I'm glad you brought up the pancake story I think it needs to be revisited based on what we've learned in recent years. ET is now undeniable. we have the videos from the government. we have stories on the front page of the new york times. we're in a different place regarding disclosure. so we still have to deal with the pancake story but we now have to fit inside of a different frame.​
I've looked through the Beyond UFO book where they interviewed thousands of people with contact experiences and I don't see any other pancake stories. . That doesn't mean that the pancake story isn't true but it doesn't mean that it is true. or something in between true and not true.​
 
#74
Ahhh -- ummm -- did nobody hear what I was explaining in this interview or in the videos that I embedded in my earlier post here? The figures and episodes described in the "Old Testament" (so called) are CONSTELLATIONS. So is the figure of Jesus in the gospels who is "referencing" the scriptures of the Old Testament and the figures and events described in those scriptures. The events described in the Old Testament are not literal, they are not terrestrial, and they are not historical. When Moses is placed in "an ark daubed with slime and with pitch" and placed in the water, this did not happen on this earth in literal history. Nearly identical stories fitting into this same pattern can be found around the globe, in the scriptures of ancient Mesopotamia, and of ancient India, and of ancient Japan (in the Kojiki), and in the Maui cycle of myths given to the cultures of the vast Pacific Ocean. These stories are based on a specific region of the heavens, a very important region of the heavens, containing the constellation Ophiuchus and the dazzling heavenly "river" of the Milky Way (which sometimes plays the role of the sea-shore and sea-foam, rather than a river, as in the story of baby Maui cast into the sea-foam). They are not about literal events -- and neither, I would argue, are all the other (supposedly) "really nasty stuff" described in the ancient myths, including the events in the Old Testament (so called). And I say "so called" because the stories described in the New Testament are equally ancient, and the patterns of events found in those texts can also be seen in the myths of other cultures around the world, including of course in the myths of ancient Egypt, and also in the Greek myths (particularly the Odyssey, which has numerous parallel episodes to those in the so-called New Testament), and the Norse myths of far northern Europe, and of ancient India, and sacred stories in the Americas. If I convey nothing else in this interview, I would hope at least that I convey my considered opinion, based on overwhelming evidence, that these stories are NOT LITERAL and are not intended to be taken literally -- and that when we do take them literally we often miss their message and even invert their message.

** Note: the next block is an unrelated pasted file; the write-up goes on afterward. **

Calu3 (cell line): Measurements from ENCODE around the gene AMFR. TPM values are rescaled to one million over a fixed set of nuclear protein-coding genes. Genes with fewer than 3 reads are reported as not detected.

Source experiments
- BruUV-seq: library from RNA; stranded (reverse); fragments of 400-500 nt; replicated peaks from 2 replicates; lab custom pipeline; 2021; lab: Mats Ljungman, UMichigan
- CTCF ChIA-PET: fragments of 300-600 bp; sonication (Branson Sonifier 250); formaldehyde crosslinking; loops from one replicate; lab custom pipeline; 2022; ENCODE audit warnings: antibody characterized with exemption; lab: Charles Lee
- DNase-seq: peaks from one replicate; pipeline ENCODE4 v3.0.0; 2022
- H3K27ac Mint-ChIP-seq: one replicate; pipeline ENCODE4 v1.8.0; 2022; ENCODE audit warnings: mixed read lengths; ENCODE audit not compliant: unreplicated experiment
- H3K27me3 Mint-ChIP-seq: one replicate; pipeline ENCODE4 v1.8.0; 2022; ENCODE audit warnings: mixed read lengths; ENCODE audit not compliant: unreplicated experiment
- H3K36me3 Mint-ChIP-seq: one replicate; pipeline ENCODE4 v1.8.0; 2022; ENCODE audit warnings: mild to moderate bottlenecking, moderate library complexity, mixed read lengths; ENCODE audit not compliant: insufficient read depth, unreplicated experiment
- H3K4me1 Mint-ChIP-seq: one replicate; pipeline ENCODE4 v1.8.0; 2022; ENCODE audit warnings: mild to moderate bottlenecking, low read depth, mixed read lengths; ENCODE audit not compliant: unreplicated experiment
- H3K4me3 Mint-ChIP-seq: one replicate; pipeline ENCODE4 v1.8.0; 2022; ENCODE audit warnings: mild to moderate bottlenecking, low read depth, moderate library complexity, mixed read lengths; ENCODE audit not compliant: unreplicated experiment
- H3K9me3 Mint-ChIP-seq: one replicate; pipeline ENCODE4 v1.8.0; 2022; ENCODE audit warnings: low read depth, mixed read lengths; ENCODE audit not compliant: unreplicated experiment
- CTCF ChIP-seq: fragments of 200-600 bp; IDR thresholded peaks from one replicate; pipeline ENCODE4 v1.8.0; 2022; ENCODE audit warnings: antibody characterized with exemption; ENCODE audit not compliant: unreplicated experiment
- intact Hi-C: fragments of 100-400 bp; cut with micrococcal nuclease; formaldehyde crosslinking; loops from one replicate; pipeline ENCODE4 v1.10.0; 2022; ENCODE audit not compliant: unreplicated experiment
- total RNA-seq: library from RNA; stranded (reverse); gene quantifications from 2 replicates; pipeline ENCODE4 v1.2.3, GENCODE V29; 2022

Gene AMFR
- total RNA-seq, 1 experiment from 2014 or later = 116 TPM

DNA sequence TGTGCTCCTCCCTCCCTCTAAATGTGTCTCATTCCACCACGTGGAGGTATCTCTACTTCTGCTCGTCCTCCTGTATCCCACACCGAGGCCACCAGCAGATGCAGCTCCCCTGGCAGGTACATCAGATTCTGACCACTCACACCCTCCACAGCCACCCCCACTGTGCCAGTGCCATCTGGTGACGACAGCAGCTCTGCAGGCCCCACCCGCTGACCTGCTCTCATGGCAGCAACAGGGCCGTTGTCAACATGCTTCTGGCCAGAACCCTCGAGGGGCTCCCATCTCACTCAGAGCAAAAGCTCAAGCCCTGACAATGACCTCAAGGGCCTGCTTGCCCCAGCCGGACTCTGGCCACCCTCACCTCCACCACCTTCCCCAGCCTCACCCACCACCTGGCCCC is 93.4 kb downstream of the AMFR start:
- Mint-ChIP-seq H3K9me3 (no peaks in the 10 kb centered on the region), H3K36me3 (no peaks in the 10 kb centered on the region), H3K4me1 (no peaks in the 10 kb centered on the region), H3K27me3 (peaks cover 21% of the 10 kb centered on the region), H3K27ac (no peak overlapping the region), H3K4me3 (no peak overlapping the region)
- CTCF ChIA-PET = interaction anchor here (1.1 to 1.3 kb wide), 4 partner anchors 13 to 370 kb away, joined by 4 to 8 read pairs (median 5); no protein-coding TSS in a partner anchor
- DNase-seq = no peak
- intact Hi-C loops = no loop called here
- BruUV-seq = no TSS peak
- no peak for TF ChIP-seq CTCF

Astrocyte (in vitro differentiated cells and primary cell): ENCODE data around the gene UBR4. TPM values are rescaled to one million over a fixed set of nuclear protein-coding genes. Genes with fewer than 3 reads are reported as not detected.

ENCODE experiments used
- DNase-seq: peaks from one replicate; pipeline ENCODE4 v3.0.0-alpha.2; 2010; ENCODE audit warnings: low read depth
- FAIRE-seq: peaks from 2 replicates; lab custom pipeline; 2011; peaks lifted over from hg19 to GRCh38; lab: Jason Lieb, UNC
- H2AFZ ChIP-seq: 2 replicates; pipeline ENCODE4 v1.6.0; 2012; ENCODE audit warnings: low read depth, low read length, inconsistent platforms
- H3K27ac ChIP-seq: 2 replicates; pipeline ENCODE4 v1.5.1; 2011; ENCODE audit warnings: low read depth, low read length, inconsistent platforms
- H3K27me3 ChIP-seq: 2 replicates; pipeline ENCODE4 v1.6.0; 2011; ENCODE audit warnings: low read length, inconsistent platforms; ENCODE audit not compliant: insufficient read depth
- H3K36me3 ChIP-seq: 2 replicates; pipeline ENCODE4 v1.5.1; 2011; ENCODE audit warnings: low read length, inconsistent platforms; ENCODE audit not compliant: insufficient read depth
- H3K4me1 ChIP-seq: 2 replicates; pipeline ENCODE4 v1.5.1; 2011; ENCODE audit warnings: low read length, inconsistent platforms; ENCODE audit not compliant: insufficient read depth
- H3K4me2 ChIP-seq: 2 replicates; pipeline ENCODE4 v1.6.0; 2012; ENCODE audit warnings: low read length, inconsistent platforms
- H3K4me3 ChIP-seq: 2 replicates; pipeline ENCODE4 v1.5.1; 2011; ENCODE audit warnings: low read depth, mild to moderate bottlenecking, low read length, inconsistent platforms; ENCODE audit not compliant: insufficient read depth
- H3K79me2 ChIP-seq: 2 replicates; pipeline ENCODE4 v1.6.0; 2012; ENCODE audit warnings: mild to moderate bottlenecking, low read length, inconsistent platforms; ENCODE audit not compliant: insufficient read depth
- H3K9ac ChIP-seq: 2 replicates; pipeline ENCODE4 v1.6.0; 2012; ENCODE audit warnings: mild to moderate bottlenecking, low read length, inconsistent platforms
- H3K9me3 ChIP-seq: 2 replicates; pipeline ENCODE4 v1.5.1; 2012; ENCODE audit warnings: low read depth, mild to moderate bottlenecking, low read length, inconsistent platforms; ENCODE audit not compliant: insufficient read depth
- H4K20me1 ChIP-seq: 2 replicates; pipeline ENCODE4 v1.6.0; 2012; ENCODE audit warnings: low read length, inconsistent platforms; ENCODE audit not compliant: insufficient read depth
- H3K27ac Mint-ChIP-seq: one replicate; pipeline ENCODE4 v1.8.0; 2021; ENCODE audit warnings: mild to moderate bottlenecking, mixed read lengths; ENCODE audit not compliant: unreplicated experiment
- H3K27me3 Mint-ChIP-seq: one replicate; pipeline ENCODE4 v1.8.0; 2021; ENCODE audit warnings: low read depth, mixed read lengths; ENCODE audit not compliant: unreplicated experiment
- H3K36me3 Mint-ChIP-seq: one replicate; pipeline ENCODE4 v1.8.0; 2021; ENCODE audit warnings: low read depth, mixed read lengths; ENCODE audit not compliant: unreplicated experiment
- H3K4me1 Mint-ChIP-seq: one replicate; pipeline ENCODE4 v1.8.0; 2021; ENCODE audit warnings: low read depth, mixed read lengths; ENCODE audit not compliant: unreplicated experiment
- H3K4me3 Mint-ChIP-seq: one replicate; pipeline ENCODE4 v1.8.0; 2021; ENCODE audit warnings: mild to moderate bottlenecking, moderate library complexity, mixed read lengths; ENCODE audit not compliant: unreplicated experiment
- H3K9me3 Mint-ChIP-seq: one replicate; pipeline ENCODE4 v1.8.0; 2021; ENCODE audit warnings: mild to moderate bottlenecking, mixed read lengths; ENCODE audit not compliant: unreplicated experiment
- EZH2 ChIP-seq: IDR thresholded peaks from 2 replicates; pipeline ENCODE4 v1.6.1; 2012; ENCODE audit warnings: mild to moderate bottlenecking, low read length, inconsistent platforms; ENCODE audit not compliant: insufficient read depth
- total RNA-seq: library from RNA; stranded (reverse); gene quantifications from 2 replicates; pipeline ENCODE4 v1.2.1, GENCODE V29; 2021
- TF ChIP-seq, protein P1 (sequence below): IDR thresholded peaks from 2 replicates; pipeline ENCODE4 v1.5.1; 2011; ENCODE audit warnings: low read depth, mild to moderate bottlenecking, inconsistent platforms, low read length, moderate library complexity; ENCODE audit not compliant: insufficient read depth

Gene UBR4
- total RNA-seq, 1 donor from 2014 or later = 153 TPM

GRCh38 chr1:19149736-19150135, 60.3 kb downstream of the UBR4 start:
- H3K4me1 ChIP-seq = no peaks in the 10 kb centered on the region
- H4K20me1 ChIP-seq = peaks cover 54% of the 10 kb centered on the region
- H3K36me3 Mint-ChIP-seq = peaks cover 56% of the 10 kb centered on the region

David do you think there is any real difference between Literal and Myth?
I was so hoping that you were coming out of the Academic Closet and it started to sound like it near the end of the interview.
I think there is something brewing in your psyche that might surprise you in the future.
 
#75
[FAO David Mathisen]

David, Let's suppose you're right. Myths worldwide have a similar underlying structure and we don't know exactly why that is -- could be some kind of connection that disparate populations have with the collective unconscious, and that connection could be flavoured by local cultural factors. Let's take seriously the contention that you have uncovered this similarity and are claiming that the myths are trying to tell us something important about how to make spiritual progress in our lives.

If there can be superficial differences providing glosses on an underlying commonality between the myths of Ancient Greece, Egypt, the Norsemen, societies in Middle and South America, etc. then it seems not unreasonable to suppose that the myths might be equally capable of evolving as human societies evolve. Who knows, the latest version of the myths may be cast in the mould of ETs and UFOs. If that's the case, then maybe that's telling us that the older versions aren't currently apposite to our situation (though one can see the value in documenting them and trying to find parallels with newer myths).

There is some evidence that the ET/UFO mythology is an updating of the mythology of the past. Read, for example, the book Meaning In Absurdity by Bernardo Kastrup. In the first chapter, he gives a few examples of strange events, one of which is the following: